Mr. Goodman then returns to solve the original problem: where should the rat stand and at which angle should it hold the mirror in order for the princess to see the lock combination? Note that throughout this lesson, Mr. Goodman employed several ways of engaging students to obtain and maintain their attention: animated storytelling, small group problem-solving, posting solutions on the white board, and manipulating materials. Figure 6 below [transcript] shows Mr. Goodman working with the students to obtain the answer to the problem.

Figure 6: Mr. Goodman and students continue to manipulate lasers (0:42 min.)

Even as he concludes this lesson, as shown in Figure 7 [transcript], Mr. Goodman continues to solicit attention by posing questions to the whole group.

Figure 7: Mr. Goodman tells the end of the Kingdom of Light story (1:51)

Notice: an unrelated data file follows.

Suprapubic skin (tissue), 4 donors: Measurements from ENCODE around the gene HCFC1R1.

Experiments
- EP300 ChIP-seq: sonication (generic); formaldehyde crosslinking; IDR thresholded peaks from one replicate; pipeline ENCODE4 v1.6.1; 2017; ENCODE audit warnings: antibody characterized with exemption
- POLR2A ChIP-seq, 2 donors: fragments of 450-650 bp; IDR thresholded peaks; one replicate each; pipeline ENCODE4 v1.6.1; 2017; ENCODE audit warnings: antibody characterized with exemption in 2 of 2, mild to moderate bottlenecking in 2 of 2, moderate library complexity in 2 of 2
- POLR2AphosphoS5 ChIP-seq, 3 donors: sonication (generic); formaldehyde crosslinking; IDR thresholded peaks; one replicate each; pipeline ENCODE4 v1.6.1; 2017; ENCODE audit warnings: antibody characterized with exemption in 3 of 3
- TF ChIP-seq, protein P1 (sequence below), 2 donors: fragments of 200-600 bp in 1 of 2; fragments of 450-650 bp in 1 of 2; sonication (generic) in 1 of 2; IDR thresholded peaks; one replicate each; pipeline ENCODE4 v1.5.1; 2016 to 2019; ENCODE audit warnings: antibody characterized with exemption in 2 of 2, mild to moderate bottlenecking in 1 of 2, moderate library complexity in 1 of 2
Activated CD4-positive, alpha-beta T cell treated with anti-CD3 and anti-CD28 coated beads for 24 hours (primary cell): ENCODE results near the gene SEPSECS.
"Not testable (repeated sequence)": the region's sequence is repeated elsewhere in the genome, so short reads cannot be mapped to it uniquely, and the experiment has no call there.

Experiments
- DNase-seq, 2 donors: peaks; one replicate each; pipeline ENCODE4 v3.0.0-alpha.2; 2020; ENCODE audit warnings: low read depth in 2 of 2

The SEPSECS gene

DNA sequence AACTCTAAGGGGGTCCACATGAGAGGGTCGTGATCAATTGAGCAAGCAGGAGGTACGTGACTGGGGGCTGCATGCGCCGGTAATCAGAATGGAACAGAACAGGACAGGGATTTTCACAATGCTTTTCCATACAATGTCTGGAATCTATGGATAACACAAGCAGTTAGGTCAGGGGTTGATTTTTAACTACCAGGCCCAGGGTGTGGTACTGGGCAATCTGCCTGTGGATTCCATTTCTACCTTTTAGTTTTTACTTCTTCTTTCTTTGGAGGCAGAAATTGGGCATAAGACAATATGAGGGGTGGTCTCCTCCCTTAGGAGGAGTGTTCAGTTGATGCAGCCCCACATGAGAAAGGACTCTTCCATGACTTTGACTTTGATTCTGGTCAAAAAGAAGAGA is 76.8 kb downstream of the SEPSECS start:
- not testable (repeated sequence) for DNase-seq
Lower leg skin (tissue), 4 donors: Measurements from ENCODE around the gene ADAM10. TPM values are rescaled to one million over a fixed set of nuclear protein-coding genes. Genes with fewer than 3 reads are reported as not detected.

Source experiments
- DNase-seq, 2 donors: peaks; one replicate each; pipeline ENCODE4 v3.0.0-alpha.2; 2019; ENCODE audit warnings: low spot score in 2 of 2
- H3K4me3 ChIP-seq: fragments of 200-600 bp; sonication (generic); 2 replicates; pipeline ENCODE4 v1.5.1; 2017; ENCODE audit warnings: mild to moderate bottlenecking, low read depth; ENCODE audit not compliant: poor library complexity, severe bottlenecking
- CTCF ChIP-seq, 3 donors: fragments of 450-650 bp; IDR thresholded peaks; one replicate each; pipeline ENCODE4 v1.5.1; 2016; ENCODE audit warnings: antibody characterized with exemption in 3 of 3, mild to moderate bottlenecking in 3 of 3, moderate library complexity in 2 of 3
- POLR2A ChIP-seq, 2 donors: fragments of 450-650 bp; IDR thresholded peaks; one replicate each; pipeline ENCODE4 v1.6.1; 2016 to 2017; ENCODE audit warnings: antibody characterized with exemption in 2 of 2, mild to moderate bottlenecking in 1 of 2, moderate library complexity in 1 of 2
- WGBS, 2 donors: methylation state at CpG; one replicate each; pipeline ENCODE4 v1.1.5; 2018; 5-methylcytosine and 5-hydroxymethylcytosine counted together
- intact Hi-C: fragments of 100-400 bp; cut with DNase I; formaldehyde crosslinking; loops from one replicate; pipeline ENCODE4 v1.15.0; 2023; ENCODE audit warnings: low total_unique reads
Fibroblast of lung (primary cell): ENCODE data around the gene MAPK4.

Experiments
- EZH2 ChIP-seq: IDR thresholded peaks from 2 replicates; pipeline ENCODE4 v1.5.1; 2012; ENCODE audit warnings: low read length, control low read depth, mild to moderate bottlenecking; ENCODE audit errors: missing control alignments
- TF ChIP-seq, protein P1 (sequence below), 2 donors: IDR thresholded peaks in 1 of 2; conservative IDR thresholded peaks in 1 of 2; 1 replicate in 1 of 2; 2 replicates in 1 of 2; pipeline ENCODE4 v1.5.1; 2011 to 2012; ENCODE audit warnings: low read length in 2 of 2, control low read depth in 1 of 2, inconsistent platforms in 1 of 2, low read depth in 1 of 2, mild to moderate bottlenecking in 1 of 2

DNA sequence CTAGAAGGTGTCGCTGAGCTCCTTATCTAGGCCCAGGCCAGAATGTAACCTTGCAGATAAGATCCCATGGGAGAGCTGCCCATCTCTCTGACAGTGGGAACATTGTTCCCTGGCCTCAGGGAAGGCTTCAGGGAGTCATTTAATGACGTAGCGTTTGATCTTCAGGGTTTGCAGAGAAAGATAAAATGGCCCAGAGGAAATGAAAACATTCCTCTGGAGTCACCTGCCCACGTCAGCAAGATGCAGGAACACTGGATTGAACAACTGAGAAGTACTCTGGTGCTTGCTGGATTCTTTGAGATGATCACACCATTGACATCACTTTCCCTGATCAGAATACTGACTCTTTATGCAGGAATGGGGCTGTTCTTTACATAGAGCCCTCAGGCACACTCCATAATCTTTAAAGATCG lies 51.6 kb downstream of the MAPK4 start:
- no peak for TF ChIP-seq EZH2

Engaging the students' imagination and captivating their attention through a fantastical scenario, Mr. Goodman taps into a side of playful motivation which creates an authentic and unique learning environment where students interact with and synthesize the principals of the lesson.

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Literature Base

Editor's Note: The Literature Base section of each College STAR module provides a brief summary of support for the Instructional Practice in the module. This is not an exhaustive literature review. It is designed to give the viewer an introduction to the literature about the module Instructional Practice. Please consider using the Learn More section of the module to supplement the information you obtain through this Literature Base summary.

Bergin (1999) purports that there are individual and situational factors that increase learner interest, and that instructors should make an effort to understand and implement these factors into their teaching to increase interest. A sense of belonging, social support, emotion, and competence can all promote engagement on an individual level. In conjunction, situational factors include hands-on activities, novelty, social interaction, discrepancy, games and puzzles, humor, fantasy, and narrative (Bergin, 1999).